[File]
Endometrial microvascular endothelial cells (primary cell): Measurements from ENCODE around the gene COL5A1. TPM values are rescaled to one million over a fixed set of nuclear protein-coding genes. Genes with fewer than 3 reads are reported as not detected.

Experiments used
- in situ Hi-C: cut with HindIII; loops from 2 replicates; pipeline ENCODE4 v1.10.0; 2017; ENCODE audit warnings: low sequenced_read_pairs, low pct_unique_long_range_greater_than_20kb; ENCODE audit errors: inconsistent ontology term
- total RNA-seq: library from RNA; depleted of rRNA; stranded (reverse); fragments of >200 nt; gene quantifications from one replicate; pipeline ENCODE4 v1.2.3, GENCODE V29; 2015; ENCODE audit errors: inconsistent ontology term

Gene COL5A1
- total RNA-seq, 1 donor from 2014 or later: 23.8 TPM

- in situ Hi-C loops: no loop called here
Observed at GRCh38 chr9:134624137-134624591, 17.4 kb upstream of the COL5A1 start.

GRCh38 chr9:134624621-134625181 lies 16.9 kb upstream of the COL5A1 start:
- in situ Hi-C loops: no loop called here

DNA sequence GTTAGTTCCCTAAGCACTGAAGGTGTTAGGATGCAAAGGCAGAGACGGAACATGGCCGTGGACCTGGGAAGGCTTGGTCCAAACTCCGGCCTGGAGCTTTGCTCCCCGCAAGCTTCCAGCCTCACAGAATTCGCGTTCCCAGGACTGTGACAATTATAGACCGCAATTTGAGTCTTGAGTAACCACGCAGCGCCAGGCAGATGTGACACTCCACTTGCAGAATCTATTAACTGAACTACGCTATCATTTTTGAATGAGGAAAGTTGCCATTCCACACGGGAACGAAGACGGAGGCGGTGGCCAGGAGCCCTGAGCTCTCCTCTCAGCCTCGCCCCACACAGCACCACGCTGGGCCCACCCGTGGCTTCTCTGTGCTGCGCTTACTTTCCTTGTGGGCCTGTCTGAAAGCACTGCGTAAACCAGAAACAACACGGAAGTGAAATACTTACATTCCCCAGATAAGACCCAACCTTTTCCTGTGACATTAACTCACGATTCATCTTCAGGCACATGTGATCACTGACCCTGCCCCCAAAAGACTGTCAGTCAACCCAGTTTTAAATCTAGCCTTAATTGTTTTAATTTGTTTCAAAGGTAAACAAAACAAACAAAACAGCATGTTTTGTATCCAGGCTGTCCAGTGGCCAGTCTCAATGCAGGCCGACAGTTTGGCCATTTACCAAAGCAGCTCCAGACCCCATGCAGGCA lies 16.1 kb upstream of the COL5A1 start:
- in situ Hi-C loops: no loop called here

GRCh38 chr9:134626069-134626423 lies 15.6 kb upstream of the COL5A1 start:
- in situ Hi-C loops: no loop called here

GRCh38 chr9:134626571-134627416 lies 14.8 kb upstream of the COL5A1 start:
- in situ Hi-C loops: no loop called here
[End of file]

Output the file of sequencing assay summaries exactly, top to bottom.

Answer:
Endometrial microvascular endothelial cells (primary cell): Measurements from ENCODE around the gene COL5A1. TPM values are rescaled to one million over a fixed set of nuclear protein-coding genes. Genes with fewer than 3 reads are reported as not detected.

Experiments used
- in situ Hi-C: cut with HindIII; loops from 2 replicates; pipeline ENCODE4 v1.10.0; 2017; ENCODE audit warnings: low sequenced_read_pairs, low pct_unique_long_range_greater_than_20kb; ENCODE audit errors: inconsistent ontology term
- total RNA-seq: library from RNA; depleted of rRNA; stranded (reverse); fragments of >200 nt; gene quantifications from one replicate; pipeline ENCODE4 v1.2.3, GENCODE V29; 2015; ENCODE audit errors: inconsistent ontology term

Gene COL5A1
- total RNA-seq, 1 donor from 2014 or later: 23.8 TPM

- in situ Hi-C loops: no loop called here
Observed at GRCh38 chr9:134624137-134624591, 17.4 kb upstream of the COL5A1 start.

GRCh38 chr9:134624621-134625181 lies 16.9 kb upstream of the COL5A1 start:
- in situ Hi-C loops: no loop called here

DNA sequence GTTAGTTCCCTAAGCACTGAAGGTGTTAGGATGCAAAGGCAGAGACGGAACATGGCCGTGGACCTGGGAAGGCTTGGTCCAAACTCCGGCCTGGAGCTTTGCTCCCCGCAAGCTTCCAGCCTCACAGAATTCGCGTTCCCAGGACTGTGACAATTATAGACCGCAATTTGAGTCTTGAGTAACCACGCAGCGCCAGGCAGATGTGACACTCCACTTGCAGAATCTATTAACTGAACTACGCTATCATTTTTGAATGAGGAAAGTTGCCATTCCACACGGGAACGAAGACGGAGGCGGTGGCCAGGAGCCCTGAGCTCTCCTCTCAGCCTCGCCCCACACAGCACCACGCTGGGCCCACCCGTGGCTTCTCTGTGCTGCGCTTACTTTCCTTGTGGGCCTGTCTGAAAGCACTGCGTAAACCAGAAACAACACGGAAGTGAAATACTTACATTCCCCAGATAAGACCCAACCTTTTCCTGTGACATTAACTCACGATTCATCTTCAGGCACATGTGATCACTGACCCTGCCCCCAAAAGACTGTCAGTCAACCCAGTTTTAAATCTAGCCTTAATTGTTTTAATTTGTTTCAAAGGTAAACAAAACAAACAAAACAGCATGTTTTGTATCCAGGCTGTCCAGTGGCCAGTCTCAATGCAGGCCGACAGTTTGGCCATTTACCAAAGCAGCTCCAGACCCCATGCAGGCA lies 16.1 kb upstream of the COL5A1 start:
- in situ Hi-C loops: no loop called here

GRCh38 chr9:134626069-134626423 lies 15.6 kb upstream of the COL5A1 start:
- in situ Hi-C loops: no loop called here

GRCh38 chr9:134626571-134627416 lies 14.8 kb upstream of the COL5A1 start:
- in situ Hi-C loops: no loop called here